Therapist Grief

As a therapist, many people come in with issues with grief. For years I have tried to help clients figure out the well know Elisabeth Kubler Ross Stages of Grief and what stage in their grief they are in: denial, anger, bargaining, depression and acceptance. It has been sad to watch clients suffer and deal with grief. I have wished many times that I could...
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Anxiety and Panic

Speak the Evil

See no evil, hear no evil, and speak no evil.

And in case you were wondering, the proverbial “evil” would be my dormant mental health issues.  

Growing up in an upper-class family in Des Moines, Iowa, mental health was an afterthought -- sandwiched in between tennis matches, gawky Homecoming dance photos, and college football Saturdays. While I struggled with perfectionism (presaging a later struggle with OCD), my mother glossed over my mental rigidity.  

“You just have high standards, Matthew,” she soothingly reassured to me and -- perhaps -- herself.
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What to Do When You Feel Lonely

You feel so lonely.

You are home on a Friday night without any plans. Or you’re sitting in a restaurant with a group of friends, and yet you still feel lonely.

Or you’re sitting on the subway, on your way to work, and the feeling of loneliness sneaks into that space, too. Or you’re perusing social media, looking at photos of glistening faces, of glistening lives. And the ache of loneliness surges. Or you think you’re the only one who gets panicked at the grocery store, the only one who still mourns a loved one’s loss 30 years later, the only one who doesn’t speak to their family, the only one who feels lost.
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Getting Over the Hurt of an Affair

Your partner was unfaithful and now you are trying to get past all the hurt it’s causing you. You may be experiencing a number of different emotions including embarrassment, shame, guilt, anger, and sadness. You are probably going through a rollercoaster of feelings; loving and hating your spouse, all at the same time. Maybe you are wondering if this incredible pain will ever go away and end.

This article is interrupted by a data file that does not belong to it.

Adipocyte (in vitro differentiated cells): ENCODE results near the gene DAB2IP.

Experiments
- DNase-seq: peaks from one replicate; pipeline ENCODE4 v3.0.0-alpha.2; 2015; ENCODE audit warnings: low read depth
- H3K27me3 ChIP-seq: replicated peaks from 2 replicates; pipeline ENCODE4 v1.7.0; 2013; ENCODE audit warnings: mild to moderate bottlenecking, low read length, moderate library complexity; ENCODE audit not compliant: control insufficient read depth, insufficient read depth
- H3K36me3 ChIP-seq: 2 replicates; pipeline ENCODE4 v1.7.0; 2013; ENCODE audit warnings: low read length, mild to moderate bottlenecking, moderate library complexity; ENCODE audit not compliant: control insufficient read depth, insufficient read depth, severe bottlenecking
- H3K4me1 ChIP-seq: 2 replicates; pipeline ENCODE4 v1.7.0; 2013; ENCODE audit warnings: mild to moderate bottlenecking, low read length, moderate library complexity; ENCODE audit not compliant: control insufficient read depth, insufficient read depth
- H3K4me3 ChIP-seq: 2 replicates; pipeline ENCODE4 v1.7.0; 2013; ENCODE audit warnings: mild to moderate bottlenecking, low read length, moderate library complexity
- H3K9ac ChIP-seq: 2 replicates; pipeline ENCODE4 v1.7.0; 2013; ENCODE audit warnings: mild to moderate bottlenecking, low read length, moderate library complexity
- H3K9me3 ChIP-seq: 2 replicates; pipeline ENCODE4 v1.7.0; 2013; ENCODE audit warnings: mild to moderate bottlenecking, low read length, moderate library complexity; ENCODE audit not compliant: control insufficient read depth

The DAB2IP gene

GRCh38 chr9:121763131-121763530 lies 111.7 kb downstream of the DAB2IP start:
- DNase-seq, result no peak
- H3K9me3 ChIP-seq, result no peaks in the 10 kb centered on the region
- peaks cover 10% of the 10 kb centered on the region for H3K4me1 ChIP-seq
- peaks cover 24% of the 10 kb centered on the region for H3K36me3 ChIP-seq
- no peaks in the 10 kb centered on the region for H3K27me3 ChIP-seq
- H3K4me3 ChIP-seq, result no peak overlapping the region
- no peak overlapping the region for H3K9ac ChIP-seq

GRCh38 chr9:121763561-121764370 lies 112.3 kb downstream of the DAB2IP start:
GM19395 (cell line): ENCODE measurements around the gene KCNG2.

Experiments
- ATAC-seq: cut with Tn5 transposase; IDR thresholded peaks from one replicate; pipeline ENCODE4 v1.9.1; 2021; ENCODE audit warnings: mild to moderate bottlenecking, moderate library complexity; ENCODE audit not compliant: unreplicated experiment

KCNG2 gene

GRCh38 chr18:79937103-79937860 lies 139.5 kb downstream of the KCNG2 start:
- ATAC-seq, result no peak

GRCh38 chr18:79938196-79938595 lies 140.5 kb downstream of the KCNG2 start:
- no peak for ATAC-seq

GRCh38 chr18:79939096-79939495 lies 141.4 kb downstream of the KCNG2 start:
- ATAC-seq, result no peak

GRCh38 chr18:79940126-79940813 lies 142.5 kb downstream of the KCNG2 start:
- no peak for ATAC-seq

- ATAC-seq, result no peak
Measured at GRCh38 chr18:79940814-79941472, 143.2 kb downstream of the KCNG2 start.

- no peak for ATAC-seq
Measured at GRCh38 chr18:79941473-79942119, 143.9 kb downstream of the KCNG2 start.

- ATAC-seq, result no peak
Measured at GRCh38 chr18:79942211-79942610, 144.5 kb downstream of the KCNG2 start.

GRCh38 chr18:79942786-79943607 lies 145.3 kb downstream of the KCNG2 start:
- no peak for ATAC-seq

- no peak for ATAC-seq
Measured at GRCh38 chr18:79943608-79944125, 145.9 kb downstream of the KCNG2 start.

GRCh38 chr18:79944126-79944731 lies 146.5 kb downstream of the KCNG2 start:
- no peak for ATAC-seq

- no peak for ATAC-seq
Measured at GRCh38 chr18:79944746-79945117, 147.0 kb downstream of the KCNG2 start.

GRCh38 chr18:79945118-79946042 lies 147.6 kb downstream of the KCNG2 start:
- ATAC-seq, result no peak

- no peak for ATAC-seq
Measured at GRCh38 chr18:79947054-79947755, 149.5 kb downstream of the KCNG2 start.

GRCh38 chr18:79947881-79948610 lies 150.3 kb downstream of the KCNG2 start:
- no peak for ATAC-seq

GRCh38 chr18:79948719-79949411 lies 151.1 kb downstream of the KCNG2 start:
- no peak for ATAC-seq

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Living with an Aging Parent

My mother is 85, and she still drives and lives alone.

When people see her they say “she never changes.” She took care of me when I went through two bouts of cancer, one in 2012 and the other in 2016. In short, Mom is in excellent shape for her age.

But lately, she’s been moving a bit slower and seeming more like the octogenarian that she is.
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5 Common Misconceptions About Grief

Like many painful emotions, we don’t talk much about grief.
Grief is the emotional experience that results from any type of loss. Being the experience-that-must-not-be-named (yes, I just made a Harry Potter reference) gives rise to lot of confusion and misconceptions about what grief actually is, so I’d like to take the chance to debunk some of these erroneous ideas.
1. “It’s the same as depression.”
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Grief and Loss

What to Do When You Feel Lost After Divorce

Divorce is tough for many reasons. Not only are we dealing with the emotions and logistics and finances, but after the dust has settled, we may feel like our life's plans have changed direction. The life you planned and your vision of the future may disappear, leaving you with a feeling of not knowing what to do or where to go from here.

But when you feel like this, don’t panic! There is merely one thing you must remember:
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Grief and Loss

To Succeed in Marriage, Clear the Decks

Do you have unfinished business? Most of us do. It’s important to gain a sense of closure about a past relationship in order to succeed in a new one.    

Closure, in the psychological sense, means “the state of experiencing an emotional conclusion to a difficult life event.” 1 Typical situations that call for closure are the loss of a romantic partner, spouse, or parent. Another can involve grieving the absence of a healthier home environment in which one was raised.  
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How to Be with Sadness

The thought of going to a funeral used to be a terrifying prospect for me. Walking into a room filled with sadness and grief evoked -- well -- an intense desire not to go. Anxiety was all I could feel. It obscured the feelings I wanted to have like sadness and compassion. And, I secretly felt ashamed that I didn’t have “the right” feelings.

Core emotions, like sadness, are evolutionarily designed survival programs that all of us have. They are hard-wired deep in the middle part of the brain and arise involuntarily depending on what is going on in our immediate environment. 
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